At present this parcel is an old apple orchard with 2 single family residences at the south end, trees between them and the orchard, and trees at the north end. The existing residences will be demolished. The post card sent to nearby residents states: “The proposed project is for 16 unit multi-family units. Each ranch style unit has, two bedrooms, its own entry and a single car garage.” Here is the revised proposed site plan.

Wednesday, February 6, 2013

Record your existing Flooding problems and concerns!

There are flooding problems in Virginia Park and adjacent neighborhoods.  It is important to document the existing problems, and report them to the City.  The concern is that the proposed Condo development on the Glendale orchard may increase storm water runoff, and therefore cause more flooding.

Please use the Comment section here to describe any basement or yard flooding on your property, or street flooding in your area.  Please include your address, along with any other information you post.

To Comment:  In the slightly gray bar immediately below, click on # comment.  A box “enter your comment” appears, with “Select profile” below it.  Enter your comment, then pick a Profile from the drop-down; if you choose Anonymous, you will be asked to enter the displayed word or phrase to prove you are not a robot.  Finally, click on the Publish button.

Thanks for your help!
Lynn Borset


  1. 322 Virginia Ave. In the spring thaw and rains we always have water in our basement, little streams and puddles. Of more concern is the street flooding at the intersection of Virginia and Charlton. The rain/storm water completely covers the intersection during even a moderate rainfall.

  2. 1810 Abbott (near Glendale): In heavy rain, water comes up our basement floor drain and floods the basement. This did not occur prior to the next door house building a driveway and garage right on the property line on the steep downhill to the back yard--a project which, it should be noted, passed the city inspection process.

  3. To Whom It May Concern:
    Water comes into my basement with every moderate to heavy rain and every substantial snow melt. The basement does not “flood” exactly, because my basement drain works well, but it is common for me to need to “sweep” water into the drain for a few days after a good rain or snow melt. Two things complicate this situation. First, the home of my neighbor to the east is only a little over eleven feet from my home and we share a driveway. This makes it quite impossible to grade our lots in the way that is most often recommended, in order to direct rain away from our foundations. The west side of my home is only a little more than ten feet from my neighbor’s house, and there again, there is simply too small an area to grade the area next to our homes in the way that is recommended. The second complication is that years ago the city granted permission for one of my neighbors to change the natural topography of his property so that his yard, at the back property line, is approximately three feet higher than all the adjoining properties. (If you picture the neighborhood as a sheet cake cut into rectangles, his back yard has two layers instead of one. The extra height is held up by a cinder block wall on the east side, and boulders on the west side.) This causes the low part of my yard to be quite spongy in the spring or whenever there is a lot of rain, and my backyard neighbors, on Abbott, sometimes have standing water at the back of their yards.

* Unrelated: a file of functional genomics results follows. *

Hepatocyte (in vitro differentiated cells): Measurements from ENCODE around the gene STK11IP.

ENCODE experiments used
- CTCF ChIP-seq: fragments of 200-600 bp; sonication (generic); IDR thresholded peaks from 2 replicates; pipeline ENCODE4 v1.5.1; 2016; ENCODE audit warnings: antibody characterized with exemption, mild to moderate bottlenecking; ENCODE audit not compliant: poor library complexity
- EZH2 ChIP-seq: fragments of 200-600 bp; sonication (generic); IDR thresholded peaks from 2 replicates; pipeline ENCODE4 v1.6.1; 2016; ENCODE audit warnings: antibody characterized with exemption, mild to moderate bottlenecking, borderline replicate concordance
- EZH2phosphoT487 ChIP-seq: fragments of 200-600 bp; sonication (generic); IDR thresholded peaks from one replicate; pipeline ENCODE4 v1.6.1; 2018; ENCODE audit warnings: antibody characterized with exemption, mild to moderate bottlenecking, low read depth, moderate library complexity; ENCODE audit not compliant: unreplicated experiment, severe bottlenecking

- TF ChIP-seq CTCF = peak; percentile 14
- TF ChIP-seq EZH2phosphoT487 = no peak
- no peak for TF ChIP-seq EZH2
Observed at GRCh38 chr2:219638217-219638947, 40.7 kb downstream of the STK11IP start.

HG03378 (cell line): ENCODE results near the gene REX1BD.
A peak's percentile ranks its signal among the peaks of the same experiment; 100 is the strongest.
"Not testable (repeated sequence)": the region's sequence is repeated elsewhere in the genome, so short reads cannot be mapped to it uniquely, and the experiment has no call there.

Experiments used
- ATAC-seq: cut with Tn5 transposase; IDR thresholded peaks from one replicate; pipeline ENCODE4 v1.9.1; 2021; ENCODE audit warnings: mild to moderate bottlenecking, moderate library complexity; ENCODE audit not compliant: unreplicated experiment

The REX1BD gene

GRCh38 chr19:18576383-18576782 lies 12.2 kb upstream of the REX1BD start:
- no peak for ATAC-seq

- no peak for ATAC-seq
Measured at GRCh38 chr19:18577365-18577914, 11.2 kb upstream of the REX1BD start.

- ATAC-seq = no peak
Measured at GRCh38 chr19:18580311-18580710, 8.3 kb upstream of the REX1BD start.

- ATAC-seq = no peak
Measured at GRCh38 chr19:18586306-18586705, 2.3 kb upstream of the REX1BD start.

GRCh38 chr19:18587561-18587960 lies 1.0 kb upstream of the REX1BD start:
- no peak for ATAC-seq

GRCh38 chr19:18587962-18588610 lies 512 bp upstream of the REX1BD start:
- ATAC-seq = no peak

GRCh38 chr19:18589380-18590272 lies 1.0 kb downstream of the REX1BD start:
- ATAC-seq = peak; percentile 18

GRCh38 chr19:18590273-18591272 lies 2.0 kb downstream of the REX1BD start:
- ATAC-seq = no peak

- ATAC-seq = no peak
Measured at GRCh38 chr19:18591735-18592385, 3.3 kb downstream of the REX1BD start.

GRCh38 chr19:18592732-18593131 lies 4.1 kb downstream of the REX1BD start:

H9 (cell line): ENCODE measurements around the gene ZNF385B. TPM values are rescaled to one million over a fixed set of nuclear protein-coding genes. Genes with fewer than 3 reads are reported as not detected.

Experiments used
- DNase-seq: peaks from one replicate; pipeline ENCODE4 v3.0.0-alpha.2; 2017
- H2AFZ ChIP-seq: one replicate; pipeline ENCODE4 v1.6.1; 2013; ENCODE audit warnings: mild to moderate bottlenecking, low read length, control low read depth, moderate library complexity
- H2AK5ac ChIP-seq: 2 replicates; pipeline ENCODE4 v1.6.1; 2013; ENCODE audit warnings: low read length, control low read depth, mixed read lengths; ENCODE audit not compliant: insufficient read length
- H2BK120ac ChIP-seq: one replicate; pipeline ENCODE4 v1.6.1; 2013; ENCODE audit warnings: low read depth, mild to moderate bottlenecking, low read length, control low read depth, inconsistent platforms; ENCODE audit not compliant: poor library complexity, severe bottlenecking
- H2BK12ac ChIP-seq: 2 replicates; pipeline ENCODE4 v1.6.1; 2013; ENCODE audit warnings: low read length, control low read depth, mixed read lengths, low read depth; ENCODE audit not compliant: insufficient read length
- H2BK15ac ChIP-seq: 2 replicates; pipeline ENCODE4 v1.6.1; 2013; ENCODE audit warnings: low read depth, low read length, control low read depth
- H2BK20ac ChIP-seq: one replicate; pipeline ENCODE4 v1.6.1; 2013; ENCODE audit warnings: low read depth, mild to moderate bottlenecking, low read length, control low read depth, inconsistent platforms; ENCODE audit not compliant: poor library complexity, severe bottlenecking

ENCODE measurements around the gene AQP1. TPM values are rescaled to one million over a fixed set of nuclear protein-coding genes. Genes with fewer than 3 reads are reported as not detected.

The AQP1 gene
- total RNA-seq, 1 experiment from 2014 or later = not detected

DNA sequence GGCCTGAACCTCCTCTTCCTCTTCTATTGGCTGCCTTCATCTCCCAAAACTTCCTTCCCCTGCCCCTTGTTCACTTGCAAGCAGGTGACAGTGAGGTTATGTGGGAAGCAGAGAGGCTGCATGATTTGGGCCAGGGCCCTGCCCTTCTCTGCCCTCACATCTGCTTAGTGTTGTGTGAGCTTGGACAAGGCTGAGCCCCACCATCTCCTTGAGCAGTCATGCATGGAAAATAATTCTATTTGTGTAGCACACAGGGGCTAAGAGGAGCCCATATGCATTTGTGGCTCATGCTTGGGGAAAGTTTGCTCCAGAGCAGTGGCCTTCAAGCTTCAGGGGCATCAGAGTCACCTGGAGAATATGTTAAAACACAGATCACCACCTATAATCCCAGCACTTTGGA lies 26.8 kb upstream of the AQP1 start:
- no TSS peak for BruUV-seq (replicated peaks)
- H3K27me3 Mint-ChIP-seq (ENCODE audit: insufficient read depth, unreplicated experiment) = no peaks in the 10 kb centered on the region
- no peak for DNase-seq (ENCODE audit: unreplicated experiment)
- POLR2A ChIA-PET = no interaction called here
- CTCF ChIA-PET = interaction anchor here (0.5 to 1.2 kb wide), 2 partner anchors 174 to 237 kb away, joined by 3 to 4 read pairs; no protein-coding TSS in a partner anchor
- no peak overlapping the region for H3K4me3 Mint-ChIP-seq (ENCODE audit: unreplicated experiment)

Kathy Boris
    1726 Charlton
    February 9, 2013

    Good quote from our City Administrator about flooding near the end of this article:

  4. 1706 Charlton: During heavy to moderate rainfall and snow melt, standing water accumulates in different areas throughout the basement. Substantial money has been spent on waterproofing the floors and walls of the basement, but water still seeps in throughout the year. Anything stored directly on the basement floor is sure to get damaged by the water and as such, anything stored in the basement is set off the floor a few inches. Standing water accumulates in both the front and rear yards during even mild storms due to what I suspect is high clay volume in the soil and an already overburdened storm sewage system. Additionally, standing water and flooding on the street often occurs during substantial rainfall and snow melt throughout the year.

  5. No need to wait for the spring thaw... There is standing water in our rear yard now and the sump pump runs continually. The snow melt is especially concerning this year.

  6. 1809 Abbott:
    With every heavy rainfall (or when the snow melts), water accumulates in my downward-sloping driveway. Although I hire a handyman to pressure clean the drain periodically, it continues to clog and the water will not drain into the street. Instead, it floods into my basement. I must walk bucket after bucket of water from the bottom of the driveway and pour it into the street. I must "sweep" the water out of the basement as well. Water pouring downhill from Glendale flows down my driveway and adds to this problem. I am very concerned.